Netflix rejected Isaac Butterfield comedy special for controversial Cuties


Netflix rejected “Anti-Hero” a comedy special from Aussie comedian, Isaac Butterfield, for being “too offensive” but greenlit a show that sexualises minors.

Netflix acquired the broadcast rights to controversial French film “Cuties” that seemingly sexualises minors. After a lot of outrage, Netflix made a soft response stating that they “support creative freedom.” However, that’s not true, especially for the Isaac Butterfield comedy special.

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The 27-year-old Australian YouTuber and stand-up comedian, Isaac Butterfield, tried to pitch his comedy special to Netflix last year but was ultimately shut down by their decision makers.

According Isaac Butterfield, Netflix turned down his comedy special “Anti-Hero” because it was too offensive, yet they did not specify what exactly they considered problematic. Additionally, controversial jokes could easily be cut so it probably means they considered Isaac to be problematic, not necessarily his content.

Isaac Butterfield, although he has on many occasions stated that — when it comes to politics — he’s a moderate centrist, many Australian media personalities, including radical Aussie feminist Clementine Ford, have accused him of being alt-right.

Alt-right is a fancy new term coined by progressives that essentially means white nationalisation, or rather Nazi.

Isaac Butterfield Anti-Hero special comedy special

Isaac Butterfield “Anti-Hero” comedy special too offensive for Netflix, but Cuties isn’t.

Although the Aussie funny man is known for his edgy comedy — making fun of woke culture, vegans, and New Zealanders — he’s never expressed any political views that would earn him the label of alt-right, let alone right-wing.

Sadly, still his comedy was considered too problematic for Netflix, but strangely enough they acquired the broadcast rights to an independent french film that appears to sexualise children as young as 11.

Isaac Butterfrield responded on Twitter, “Hang on, My comedy special [“Anti-Hero”]was ‘Too offensive; for Netflix, and yet here they are showing off how people sexualise children under the guise of sport/hobby. That’s f***ed up!”

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The film “Cuties”, although starring children 11 and younger, contains explicit sexual themes and references and has earned a MA15+ rating here in Australia.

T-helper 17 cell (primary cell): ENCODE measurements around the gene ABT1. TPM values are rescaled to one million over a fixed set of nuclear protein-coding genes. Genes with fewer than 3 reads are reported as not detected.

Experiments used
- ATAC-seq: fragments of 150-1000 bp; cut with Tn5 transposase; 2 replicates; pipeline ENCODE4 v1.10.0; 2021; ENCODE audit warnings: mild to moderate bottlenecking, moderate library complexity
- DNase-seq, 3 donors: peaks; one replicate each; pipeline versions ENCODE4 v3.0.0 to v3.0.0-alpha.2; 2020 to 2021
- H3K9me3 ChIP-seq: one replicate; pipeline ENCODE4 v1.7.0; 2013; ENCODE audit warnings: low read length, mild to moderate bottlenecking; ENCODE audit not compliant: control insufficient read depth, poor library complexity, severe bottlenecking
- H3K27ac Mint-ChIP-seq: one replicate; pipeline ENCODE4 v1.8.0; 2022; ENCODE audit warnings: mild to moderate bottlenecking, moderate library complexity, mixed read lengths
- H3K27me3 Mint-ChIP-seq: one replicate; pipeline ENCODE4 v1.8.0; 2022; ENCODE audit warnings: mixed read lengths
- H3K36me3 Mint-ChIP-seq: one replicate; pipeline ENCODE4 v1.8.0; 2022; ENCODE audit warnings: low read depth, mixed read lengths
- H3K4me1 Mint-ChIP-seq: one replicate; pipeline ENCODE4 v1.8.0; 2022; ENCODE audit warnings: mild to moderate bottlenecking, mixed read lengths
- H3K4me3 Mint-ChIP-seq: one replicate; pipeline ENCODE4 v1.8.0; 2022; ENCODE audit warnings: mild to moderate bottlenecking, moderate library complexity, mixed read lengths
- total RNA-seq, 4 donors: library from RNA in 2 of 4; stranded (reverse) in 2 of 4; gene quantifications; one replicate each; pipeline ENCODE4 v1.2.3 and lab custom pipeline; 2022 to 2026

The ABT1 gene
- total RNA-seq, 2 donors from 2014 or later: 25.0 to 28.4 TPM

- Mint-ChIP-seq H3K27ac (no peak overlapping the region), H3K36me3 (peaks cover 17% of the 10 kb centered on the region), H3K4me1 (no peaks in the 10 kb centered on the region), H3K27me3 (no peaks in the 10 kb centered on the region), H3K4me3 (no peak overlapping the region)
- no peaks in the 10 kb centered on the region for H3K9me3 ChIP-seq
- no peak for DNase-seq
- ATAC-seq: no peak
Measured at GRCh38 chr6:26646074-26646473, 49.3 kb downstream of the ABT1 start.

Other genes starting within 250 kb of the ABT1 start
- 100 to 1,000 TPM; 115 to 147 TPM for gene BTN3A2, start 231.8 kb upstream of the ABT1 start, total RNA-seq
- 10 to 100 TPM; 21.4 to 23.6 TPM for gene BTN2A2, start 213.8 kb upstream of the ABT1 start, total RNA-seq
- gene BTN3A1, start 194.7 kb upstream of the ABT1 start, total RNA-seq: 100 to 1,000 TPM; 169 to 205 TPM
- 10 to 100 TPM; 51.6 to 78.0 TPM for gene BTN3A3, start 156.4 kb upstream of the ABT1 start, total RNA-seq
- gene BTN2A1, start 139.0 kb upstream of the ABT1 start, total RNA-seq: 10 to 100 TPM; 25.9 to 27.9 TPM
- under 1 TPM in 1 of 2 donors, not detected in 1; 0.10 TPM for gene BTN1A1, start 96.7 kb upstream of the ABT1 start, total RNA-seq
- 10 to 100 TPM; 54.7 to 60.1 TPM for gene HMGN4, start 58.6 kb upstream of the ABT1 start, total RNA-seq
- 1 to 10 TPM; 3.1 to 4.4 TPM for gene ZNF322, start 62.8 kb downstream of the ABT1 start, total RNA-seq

People who supposedly seen the film say that the films “not as bad” as people think it is, and that promo image used by Netflix was deliberately made by them to promote the film to an American audience.

“Seems like Netflix of America ran with a controversial poster that is inappropriate but ultimately is contrary to the original intentions of the French film maker. The French poster is different, and sends a different vision than the US poster. A lot of film critics and the maker of the film said it is a commentary criticising the over sexualisation of girls as being the only options to express their developing femininity, ” a fan shared on Reddit.

offensive Netflix poster for Cuties

Netflix apologise for offensive poster but won’t cancel Cuties.

The outrage of the film has lead to a petition asking Netflix to cancel the movie that has garnered over 150,000 signatures.

Netflix Customer Service replied to one disgruntled consumer saying they have no plans on cancelling the film. In the response Netflix asserted that they will not cancel movie because they “believe in creative freedom,” and that they “respect all religions and their cultures, traditions, and values.”

If that was true then they would not have rejected Isaac Butterfield’s comedy special for being “too offensive.” Perhaps, if they are going to allow “Cuties” to air on Netflix, they should consider also allowing the comedy special.

Netflix have apologised for the promotional poster they used for “Cuties” but have no plans on cancelling it. It will premiere on Netflix worldwide on September 9th.

The Isaac Butterfield comedy special “Anti-Hero” that is deemed “too offensive” for Netflix is available for streaming right now on his official website

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